“He is risen indeed!” Over many centuries, this is how the church has joyfully responded to the great Easter proclamation. Why such an exuberant response? Because of the glorious good news that precedes it, the news that Christ is risen. This good news of the resurrection of our Lord Jesus Christ brings reassurance and restoration to troubled, weary hearts. His resurrection calls forth our joyous response. On this Easter Day, then, on this most glorious of mornings, the whole church in heaven and the church on earth–all across the earth–hears the good news, “Christ is risen,” and we rejoice to respond, “He is risen indeed! Alleluia!”

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Published in: on April 11, 2020 at 9:01 pm  Leave a Comment  
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“Hand-Washing Won’t Do–Blood Is Needed” (Matthew 27:11-50)

Good Friday
April 10, 2020

“Hand-Washing Won’t Do–Blood Is Needed” (Matthew 27:11-50)

Right now in the news we’re hearing about governors making life-or-death decisions. Should we be open? Should we be closed? How far can I go to protect people’s health? What about the loss of freedom? What about the loss of jobs? Governors are feeling pressure from all sides to make a decision one way or the other. And these decisions do affect people’s lives and their livelihood.

No governor has ever made a more momentous life-or-death decision than the one we read about in today’s text, on this Good Friday. And that governor was Pontius Pilate. He had to make a life-or-death decision about one man who was brought before him, Jesus of Nazareth. How did Pontius Pilate do on this decision? Let’s find out. And let’s find out what this means for us.

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Published in: on April 10, 2020 at 9:36 pm  Leave a Comment  
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“Washed and Clean, We Have Life Together with Christ” (John 13:1-17, 31b-35)

Holy Thursday
April 9, 2020

“Washed and Clean, We Have Life Together with Christ” (John 13:1-17, 31b-35)

Right now, everybody is concerned about washing their hands, washing their face, and keeping clean. Yesterday I went to the grocery store, and at the entrance they had some Purell wipes. So I wiped my hands and the grocery cart handle, and afterwards, when I had loaded the groceries in my car, I wiped my hands again. Then when I got home, I made sure to wash my hands and my face and so on. Earlier today I saw this comment on the internet: “I just Clorox-wiped a bottle of Purell and Purelled my hands cuz I touched the Clorox canister.” Everybody, it seems, wants to have their hands washed, their face washed—all their body parts washed–so they can be clean.

Everybody, that is, except Peter. Yeah, Simon Peter, one of Jesus’ disciples. He objected to having his feet washed. Jesus wanted to wash his feet, but Peter objected. “Lord, do you wash my feet?” he asked Jesus. You see, Peter thought it was beneath Jesus’ dignity to stoop down and do such a menial task, a task normally reserved for a servant. But Jesus was his master, so Peter objected.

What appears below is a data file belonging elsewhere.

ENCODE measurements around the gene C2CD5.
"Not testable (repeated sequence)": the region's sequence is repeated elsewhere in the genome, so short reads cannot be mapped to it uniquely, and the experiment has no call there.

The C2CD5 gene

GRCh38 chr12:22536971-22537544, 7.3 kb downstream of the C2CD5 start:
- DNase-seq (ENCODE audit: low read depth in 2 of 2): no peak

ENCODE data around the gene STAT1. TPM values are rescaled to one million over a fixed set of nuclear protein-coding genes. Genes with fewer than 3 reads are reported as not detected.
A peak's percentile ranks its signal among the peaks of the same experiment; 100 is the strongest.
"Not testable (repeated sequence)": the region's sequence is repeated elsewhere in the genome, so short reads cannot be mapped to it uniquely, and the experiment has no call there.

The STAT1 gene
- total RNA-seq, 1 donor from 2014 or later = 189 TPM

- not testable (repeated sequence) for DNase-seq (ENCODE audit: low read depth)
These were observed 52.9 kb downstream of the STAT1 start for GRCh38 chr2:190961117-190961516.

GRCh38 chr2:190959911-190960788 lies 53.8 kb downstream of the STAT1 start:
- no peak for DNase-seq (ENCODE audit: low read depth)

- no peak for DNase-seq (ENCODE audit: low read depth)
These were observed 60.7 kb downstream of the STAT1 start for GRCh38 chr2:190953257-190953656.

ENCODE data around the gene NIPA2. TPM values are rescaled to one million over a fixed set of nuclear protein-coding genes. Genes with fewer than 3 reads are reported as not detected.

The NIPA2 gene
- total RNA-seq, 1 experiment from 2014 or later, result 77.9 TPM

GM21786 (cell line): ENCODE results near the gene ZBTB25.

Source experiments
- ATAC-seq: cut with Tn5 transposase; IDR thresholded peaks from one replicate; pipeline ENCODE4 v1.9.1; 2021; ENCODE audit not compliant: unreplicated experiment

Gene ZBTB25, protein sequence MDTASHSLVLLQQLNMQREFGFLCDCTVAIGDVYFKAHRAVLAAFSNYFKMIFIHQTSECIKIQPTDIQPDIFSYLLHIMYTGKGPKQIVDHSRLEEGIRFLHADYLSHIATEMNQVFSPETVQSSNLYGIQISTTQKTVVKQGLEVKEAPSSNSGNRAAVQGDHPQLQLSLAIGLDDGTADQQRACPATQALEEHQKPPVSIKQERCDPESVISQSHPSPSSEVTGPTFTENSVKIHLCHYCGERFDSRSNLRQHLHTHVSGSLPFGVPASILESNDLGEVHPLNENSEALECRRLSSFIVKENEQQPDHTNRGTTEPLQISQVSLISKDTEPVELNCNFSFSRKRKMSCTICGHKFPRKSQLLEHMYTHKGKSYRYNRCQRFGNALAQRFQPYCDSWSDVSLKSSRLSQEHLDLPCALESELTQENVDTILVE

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Published in: on April 9, 2020 at 9:20 pm  Leave a Comment  
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“Fear Not, Daughter of Zion; Behold, Your King Is Coming!” (John 12:12-19)

Palm Sunday
April 5, 2020

“Fear Not, Daughter of Zion; Behold, Your King Is Coming!” (John 12:12-19)

I don’t know about you, but these last couple of weeks I’ve been watching the daily briefings from the White House Coronavirus Task Force. I find these briefings fascinating. Not only do they provide information on the virus itself and how to slow the spread–I’ve become familiar with terms like “mitigation,” “models,” “flattening the curve,”; “granular” is the latest one–not only do I find that part fascinating, but it’s also interesting to see how the government responds to calls for help from around the country. “New York, you need 2,000 ventilators? Don’t worry; help is on the way.” “Los Angeles, we’re sending you a hospital ship to help with relieving the stress on your system.” Much-needed supplies are being sent out, like N95 masks for health-care workers. And then there’s the financial assistance. The Treasury Secretary reports on the emergency money that’s coming your way. The Small Business Administrator tells businesses how to apply for the Payroll Protection Program, so that they can keep paying their employees. So you’ve got the President, the Vice President, the Treasury Secretary, the SBA, an assortment of admirals and private-sector business leaders–they’re all delivering the same message: “Don’t worry; help is on the way.”

Well, in a way, this reminds me of what we find in today’s Palm Sunday Gospel reading. The main message is likewise, “Don’t worry; help is on the way.” Only in this case, it doesn’t take a whole White House task force to do the job. No, here the much-needed help comes in a task force of one, namely, the Lord Jesus Christ. And so God is saying to us today, in the words of our text: “Fear Not, Daughter of Zion; Behold, Your King Is Coming!”

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Published in: on April 4, 2020 at 6:49 pm  Leave a Comment